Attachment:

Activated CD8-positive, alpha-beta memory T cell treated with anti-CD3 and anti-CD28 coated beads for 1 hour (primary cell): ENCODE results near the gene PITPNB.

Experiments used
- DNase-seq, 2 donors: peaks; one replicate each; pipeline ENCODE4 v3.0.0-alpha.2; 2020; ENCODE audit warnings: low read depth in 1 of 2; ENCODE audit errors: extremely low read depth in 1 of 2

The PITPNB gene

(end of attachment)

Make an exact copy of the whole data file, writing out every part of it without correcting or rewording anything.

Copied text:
Activated CD8-positive, alpha-beta memory T cell treated with anti-CD3 and anti-CD28 coated beads for 1 hour (primary cell): ENCODE results near the gene PITPNB.

Experiments used
- DNase-seq, 2 donors: peaks; one replicate each; pipeline ENCODE4 v3.0.0-alpha.2; 2020; ENCODE audit warnings: low read depth in 1 of 2; ENCODE audit errors: extremely low read depth in 1 of 2

The PITPNB gene